Throughout the game, the bracelets would again light up. Also, clapping your hands seemed to set off the lights on the bracelet. When I had a few minutes break between running around and working, I used LightBlue to sniff the BLE in the area since I considered the light-up coordination was done via a BLE mesh network. Could it be that Pixmob was able to manufacture these bracelets with BLE at such a low price that they can be giveaways? Upon scanning, I found hundreds and hundreds of unnamed BLE devices around me. Red herring?? Also, is it possible Pixmob also threw in cheap accelerometers for the hand clapping detection? 

 Fast forward to the next day after work and I am home with this bracelet that still lights up when I clap. It's ready to be opened up. 

Two CR2032 batteries to power the device.

First thing I notice when cracking it open is the RGB in the center. Pretty standard lil' dude. Then I notice, no RF. So there is no BLE? Instead there is an IR reader. Could all the color coordination by section be done by IR? I guess so!

On the sides, we see 2 more RGB LEDs completing the complement of 3 RGB LEDs on the device.

I then noticed SW1 (the white cylinder). It's too small for pictures, but there are 2 leads coming out of it. One is a thick lead connecting to metal on the outside perimeter of the cylinder and one is a tiny thin wire in the center. Ahh!! The ol' spring contact trick! Inside SW1, the thin wire goes to a spring floating in the center. When the user shakes the bracelet, the spring in the middle makes contact with the metal on the perimeter which allows the microcontroller to know 'hey, time to light up these RGBs!'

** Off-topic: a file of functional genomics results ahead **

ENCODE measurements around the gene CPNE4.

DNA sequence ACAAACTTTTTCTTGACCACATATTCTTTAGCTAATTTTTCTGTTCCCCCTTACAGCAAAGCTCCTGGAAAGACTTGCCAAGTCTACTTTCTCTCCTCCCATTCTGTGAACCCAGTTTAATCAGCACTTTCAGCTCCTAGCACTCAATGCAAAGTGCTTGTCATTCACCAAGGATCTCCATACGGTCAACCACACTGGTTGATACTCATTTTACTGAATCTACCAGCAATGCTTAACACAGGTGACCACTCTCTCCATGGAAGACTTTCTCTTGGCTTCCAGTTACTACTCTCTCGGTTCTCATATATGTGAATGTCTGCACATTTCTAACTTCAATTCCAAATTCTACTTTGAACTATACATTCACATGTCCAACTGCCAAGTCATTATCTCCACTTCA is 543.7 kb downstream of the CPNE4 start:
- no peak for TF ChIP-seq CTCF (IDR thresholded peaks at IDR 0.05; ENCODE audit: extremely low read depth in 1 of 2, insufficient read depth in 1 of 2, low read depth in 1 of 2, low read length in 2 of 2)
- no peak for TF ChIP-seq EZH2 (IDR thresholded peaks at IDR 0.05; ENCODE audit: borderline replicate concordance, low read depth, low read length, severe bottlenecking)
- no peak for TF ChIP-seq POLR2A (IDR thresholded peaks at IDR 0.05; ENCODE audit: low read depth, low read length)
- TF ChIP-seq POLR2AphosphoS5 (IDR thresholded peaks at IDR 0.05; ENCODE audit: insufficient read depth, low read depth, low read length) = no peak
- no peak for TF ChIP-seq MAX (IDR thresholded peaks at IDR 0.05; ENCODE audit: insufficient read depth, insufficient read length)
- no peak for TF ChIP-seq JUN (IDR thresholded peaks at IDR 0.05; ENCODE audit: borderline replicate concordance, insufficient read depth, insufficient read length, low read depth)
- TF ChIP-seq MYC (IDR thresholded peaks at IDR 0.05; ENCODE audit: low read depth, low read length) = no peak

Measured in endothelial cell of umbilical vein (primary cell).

Speaking of microcontroller, what powers this guy? Seems that it is a MC81F4204 by a company called Abov. The MCU is a CMOS based 8-bit MCU with 4k of flash and 192 bytes of RAM. It has a 12-bit ADC and other basic features. The part doesn't seem to pop up on Octopart. Wonder how cheap they are in quantity. You can also see solder pads around the MCU. The geek in me hopes they are pads for a scalloped RF module incase you want to get real fancy with the board, but it's probably just for a larger IC along with programming headers (J1).

Overall, a cool little device with some nicely done DFM to bring down cost. 
Hopefully I can grab more when I'm at game 2 so I can hack em together and see what I can manage. 

Go Warriors!

America's Greatest Makers

I had the pleasure of competing against 23 teams of makers for the title of America's Greatest Maker and 1 million dollars. 

Tune in to TBS at 9PM on Tuesday night starting April 5th to catch the show. 

Synths and Bloops and Bleeps at The Bay Area Maker Faire

I have a booth at The Bay Area Maker Faire. 

Booth #55510 titled "Synths and Bloops and Bleeps." 

The purpose is to teach people about synthesis and get them to try it out and make some fun sounds. 
I will be bringing synths, a PA system, and a mixer. I am looking for other people to join me.
Shoot me an e-mail ( ) if you would like to bring a synth and jam out and teach or just swing by the booth and say hi. 

Intro To The Quill by Tabor

I've been working on The Quill for about 3 months now and figured it was about time to show off some of it's capabilities. 

The Quill is a wearable multi-instrument that sends MIDI data over BLE to your phone/tablet/computer/hardware. The Quill can be used as an instrument, as a means to add flavor to your instruments, and other uses that have been impossible until now. 

More updates to come....